### GRE Math Riddle: Doubling the Average Rate

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Here’s a GRE math riddle:

This isn’t exactly a GRE question, but solving it tells you something absolutely crucial about “average rate” questions—which definitely are on the GRE. So take a minute and think about it before you read any further.

(I trust you’re doing some good thinking on your own first. It wouldn’t really be a GRE math riddle if I just gave you the answer. 😊)

….

(Still thinking? Cool. Keep scrolling when you’re ready to discuss.)

Alright, now let’s talk. Like I said, you’d never get something like this on the GRE. But it’s so worth thinking about, I say we play around with it for the rest of this blog entry. First, let’s discuss an obvious answer. An obvious answer that also happens to be a wrong answer: 150 mph.

If you took a direct average of 150 and 50, you’d get 100.

In the good old-fashioned average formula, that looks like:

But, like I said, 150 mph is incorrect for our question. Average speed is not a direct average of two numbers. And it actually follows a slightly more nuanced formula:

Let’s keep playing around with 150 mph to see why it fails. If we plug our given information into the rate formula, we’ll be able to crank out everything else we need.

For the first lap:

Dividing both sides of the equation by 50, you can solve for T. The time it takes for the first lap is 2 hours.

And for the 2nd lap:

We divide both sides by 100 mph and solve for T. The time it takes for the 2nd lap is 100/150… or about .66 hours.

Since each lap was 100 miles, the journey totals 200 miles.

Since the first lap took 2 hours and the second lap took .66 hours, the total time is 2.66 hours.

Not only does 150 mph fail to double our average speed for the whole trip, it actually falls quite a bit short of the overall average of 100 mph we were shooting for. Just for reference, here’s the riddle again:

Doubling the car’s speed for the overall trip requires it to go quite a bit faster on the 2nd lap than it went on the first. Let’s try plugging in a pretty outlandish guess to see what happens. Say the car burns some serious rubber and comes zipping through the 2nd lap at a speed of 400 miles per hour.

The car would make quick work of 100 miles, finishing in just ¼ of an hour.

Plug that in with the time and distance of the first lap, just like we did before:

That’s definitely faster, but it’s still not even close to the 100 miles per hour we were shooting for.

Now let’s cut to the chase. What’s the answer to the GRE math riddle???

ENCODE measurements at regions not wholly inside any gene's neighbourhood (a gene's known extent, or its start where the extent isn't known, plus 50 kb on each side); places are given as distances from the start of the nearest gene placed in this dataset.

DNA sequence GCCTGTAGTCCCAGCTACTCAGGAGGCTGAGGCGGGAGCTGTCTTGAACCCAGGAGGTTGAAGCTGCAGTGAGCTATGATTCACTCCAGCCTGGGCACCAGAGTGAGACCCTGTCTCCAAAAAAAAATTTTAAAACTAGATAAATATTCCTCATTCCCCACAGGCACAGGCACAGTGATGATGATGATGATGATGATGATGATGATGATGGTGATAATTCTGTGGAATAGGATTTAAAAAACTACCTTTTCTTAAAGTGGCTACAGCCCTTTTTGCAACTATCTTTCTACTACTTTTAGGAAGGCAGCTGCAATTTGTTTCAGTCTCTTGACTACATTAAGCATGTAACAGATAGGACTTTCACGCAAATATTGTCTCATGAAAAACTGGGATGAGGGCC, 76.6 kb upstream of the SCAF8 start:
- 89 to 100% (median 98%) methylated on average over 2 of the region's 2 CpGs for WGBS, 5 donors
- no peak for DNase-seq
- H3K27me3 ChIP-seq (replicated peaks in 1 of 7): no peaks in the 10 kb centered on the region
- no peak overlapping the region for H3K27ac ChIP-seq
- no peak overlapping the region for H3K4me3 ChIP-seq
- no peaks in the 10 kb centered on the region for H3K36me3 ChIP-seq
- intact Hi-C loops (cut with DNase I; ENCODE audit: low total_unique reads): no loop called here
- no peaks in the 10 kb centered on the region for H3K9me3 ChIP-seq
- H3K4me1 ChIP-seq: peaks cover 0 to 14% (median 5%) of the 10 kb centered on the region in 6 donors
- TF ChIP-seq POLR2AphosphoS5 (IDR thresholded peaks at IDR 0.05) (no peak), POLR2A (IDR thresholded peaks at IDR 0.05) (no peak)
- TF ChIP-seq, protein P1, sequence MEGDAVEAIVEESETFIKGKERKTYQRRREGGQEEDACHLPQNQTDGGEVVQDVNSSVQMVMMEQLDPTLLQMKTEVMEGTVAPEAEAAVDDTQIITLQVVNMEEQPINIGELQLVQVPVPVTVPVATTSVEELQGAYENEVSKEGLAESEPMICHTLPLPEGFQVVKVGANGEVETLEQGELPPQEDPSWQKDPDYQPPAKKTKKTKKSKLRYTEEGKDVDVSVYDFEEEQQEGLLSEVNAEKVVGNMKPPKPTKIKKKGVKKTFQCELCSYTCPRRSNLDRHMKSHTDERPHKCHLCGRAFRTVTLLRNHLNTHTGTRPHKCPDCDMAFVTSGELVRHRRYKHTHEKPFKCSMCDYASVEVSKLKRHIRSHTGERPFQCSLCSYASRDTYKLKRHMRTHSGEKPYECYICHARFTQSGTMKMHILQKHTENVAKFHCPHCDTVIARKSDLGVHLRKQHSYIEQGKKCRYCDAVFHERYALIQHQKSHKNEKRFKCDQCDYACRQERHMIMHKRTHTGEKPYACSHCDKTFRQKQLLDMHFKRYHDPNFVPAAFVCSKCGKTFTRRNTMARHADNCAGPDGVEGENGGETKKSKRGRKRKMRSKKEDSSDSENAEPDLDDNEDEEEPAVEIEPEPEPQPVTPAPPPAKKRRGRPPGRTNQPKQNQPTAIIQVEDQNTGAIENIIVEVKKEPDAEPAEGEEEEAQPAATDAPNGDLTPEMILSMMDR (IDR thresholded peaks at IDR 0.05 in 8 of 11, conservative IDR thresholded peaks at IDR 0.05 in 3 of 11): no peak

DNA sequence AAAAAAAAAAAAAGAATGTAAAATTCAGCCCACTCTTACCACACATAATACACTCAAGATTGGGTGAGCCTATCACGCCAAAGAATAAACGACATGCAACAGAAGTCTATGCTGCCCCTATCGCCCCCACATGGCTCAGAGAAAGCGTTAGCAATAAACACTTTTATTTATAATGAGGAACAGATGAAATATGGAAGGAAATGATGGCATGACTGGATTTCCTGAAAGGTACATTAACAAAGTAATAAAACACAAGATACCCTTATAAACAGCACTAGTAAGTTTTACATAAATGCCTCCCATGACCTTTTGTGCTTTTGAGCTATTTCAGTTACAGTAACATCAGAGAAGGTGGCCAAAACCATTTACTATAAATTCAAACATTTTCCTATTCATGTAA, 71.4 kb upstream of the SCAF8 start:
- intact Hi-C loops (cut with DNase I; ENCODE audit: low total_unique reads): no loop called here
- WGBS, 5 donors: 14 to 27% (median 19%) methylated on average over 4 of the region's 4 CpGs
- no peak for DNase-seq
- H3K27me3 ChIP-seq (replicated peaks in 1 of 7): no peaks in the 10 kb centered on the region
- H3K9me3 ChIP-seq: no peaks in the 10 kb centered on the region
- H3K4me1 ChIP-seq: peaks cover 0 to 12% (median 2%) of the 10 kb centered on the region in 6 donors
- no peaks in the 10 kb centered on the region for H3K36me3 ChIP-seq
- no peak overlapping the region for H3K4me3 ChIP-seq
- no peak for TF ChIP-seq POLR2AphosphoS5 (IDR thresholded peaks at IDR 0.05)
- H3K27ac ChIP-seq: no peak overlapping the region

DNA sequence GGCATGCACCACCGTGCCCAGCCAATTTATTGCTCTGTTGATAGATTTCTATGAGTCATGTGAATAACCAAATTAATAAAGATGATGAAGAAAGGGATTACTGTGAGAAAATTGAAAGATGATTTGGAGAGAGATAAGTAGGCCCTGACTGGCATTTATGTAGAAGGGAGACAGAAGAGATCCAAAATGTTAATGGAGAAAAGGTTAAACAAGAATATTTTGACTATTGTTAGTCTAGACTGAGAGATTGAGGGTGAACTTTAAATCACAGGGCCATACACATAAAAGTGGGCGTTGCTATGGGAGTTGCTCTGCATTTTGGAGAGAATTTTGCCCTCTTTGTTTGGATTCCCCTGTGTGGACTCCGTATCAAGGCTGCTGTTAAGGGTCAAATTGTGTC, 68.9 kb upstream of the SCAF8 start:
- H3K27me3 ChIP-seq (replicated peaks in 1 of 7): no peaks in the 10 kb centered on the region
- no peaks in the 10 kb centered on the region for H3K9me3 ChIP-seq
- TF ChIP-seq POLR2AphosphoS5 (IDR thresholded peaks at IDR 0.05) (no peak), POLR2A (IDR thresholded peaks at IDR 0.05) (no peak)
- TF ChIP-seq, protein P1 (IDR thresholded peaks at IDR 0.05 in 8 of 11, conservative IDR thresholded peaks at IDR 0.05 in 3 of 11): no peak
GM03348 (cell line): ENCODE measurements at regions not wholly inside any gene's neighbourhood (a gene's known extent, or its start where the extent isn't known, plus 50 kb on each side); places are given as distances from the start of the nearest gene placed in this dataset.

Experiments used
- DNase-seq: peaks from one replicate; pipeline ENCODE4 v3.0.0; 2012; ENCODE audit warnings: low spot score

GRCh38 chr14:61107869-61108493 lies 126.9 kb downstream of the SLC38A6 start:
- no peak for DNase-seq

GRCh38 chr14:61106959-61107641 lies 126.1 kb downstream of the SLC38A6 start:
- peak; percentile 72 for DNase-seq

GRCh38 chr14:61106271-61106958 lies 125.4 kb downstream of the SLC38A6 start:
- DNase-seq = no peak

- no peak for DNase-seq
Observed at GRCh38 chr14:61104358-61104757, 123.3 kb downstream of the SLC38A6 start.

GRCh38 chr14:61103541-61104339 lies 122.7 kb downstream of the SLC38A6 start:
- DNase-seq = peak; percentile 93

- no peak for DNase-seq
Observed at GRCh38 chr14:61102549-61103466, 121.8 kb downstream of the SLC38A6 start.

The car would need to go infinitely fast for the 2nd lap in order to obtain double its average speed. Even if it was travelling at 5,000 miles per hour, the car wouldn’t quite be able to double its average speed. That’s because it would have to be done with the 2nd lap at the exact moment the lap started. To get an average speed of 100 miles per hour, we’d need this:

Pretty crazy, right? Think about that the next time you’re driving to work.

Actually, don’t. Focus on driving safely. Driving and mathematics are probably a somewhat dangerous pair to combine.

If you’ve got the kind of nerdy friends who are open to it, try asking them this same math riddle. I’m admittedly pretty nerdy, and I tend to hang with a somewhat nerdy crowd, but I’ve found that this question gets some pretty reliable mental fireworks going.

Enjoy! And maybe now you’ve got a good way to truly remember that average rate formula (which definitely is tested on the GRE):

Happy studying! 📝

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Tom Anderson is a Manhattan Prep instructor based in New York, NY. He has a B.A. in English and a master’s degree in education. Tom has long possessed an understanding of the power of standardized tests in propelling one’s education and career, and he hopes he can help his students see through the intimidating veneer of the GRE. Check out Tom’s upcoming GRE courses here.

1. knappi March 5, 2018 at 3:42 pm

Hi Po! Here’s Tom’s response. -Kim, MPrep

“Po,
I like the way that you’re thinking about this problem. And you’re right – the difference between the average speed and 100 mph diminishes bit by bit, the faster you go, until you’re within tenths of a mile per hour. Your overall strategy – plugging in an easy test case and then plugging in a very extreme case – is not just clever, but it’s good GRE thinking too.

In case you’re curious, the problem I wrote about works no matter what actual numbers we pick. Consider this variation:

” A runner runs around a track very slowly. How much faster would he have to run the 2nd lap so that his average speed for the two laps is twice as his speed for the first lap.”

To get a speed of exactly double, he’d have to go infinitely fast. Like you pointed out, though, once the 2nd lap is about 100 times as fast as the first lap, you’re within a small rounding margin of double.

Great comment!

-Tom”

2. Po February 19, 2018 at 10:42 pm

Although what you say is true, in real life we use approximations and rounding all the time. Even your calculator is only as accurate as it has to be. Consider going 10,000 miles an hour, not realistic today but entirely possible someday, somehow. 200 miles/2.01 hours = 99.5 mph, or 100 mph to the nearest mph, which is how we usually speak (rarely would anyone be more precise). The second lap took 0.6 minutes, or 36 seconds.
BTW, my initial guess was not 150, but 200 mph. I figured, if it did half a lap the first time, it would have to be double a lap the second time.